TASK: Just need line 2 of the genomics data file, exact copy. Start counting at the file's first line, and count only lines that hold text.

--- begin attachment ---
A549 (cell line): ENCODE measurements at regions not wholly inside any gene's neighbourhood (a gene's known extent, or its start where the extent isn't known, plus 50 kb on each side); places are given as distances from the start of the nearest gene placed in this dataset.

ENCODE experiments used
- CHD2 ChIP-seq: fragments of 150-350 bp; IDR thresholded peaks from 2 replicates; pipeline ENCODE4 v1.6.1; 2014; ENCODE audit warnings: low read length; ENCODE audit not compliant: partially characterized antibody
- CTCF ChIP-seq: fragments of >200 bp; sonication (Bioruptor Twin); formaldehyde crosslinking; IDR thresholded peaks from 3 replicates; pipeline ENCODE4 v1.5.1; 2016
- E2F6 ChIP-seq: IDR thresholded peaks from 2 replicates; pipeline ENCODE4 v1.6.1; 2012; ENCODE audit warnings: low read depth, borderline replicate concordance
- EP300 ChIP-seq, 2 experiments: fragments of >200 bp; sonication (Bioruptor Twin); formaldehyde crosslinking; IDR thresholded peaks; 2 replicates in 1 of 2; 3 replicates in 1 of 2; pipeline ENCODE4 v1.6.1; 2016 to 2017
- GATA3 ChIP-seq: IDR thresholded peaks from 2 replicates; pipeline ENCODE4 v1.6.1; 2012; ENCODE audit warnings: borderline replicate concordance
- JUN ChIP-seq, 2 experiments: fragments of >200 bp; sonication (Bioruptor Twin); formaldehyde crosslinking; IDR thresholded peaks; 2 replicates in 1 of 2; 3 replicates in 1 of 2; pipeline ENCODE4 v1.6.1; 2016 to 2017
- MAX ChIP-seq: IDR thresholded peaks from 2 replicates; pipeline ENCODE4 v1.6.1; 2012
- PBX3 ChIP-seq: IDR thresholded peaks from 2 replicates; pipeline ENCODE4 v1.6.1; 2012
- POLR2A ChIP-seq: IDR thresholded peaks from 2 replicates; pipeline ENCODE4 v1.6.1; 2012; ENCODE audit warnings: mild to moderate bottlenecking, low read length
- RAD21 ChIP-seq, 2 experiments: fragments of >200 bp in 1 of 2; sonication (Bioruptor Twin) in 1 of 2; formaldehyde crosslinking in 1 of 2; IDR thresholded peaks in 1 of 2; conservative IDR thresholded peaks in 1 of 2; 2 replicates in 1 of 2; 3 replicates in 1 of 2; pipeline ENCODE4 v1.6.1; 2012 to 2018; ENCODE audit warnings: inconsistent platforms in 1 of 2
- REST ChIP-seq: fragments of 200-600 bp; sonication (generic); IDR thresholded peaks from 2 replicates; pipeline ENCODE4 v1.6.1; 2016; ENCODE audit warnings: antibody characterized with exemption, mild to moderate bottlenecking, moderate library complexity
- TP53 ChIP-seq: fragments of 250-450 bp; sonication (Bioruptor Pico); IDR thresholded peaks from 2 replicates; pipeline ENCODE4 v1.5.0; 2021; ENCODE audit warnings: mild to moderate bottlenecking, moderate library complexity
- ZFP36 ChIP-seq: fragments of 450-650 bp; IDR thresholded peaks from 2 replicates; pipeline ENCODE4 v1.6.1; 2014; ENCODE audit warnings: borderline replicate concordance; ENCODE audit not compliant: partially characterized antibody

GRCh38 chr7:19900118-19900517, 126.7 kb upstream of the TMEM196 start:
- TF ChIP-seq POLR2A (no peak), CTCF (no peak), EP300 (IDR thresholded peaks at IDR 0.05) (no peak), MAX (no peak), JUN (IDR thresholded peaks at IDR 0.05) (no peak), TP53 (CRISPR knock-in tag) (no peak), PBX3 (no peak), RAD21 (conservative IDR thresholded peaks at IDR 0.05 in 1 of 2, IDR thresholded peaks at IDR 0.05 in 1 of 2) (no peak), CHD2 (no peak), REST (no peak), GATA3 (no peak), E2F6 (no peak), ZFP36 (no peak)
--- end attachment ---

ENCODE experiments used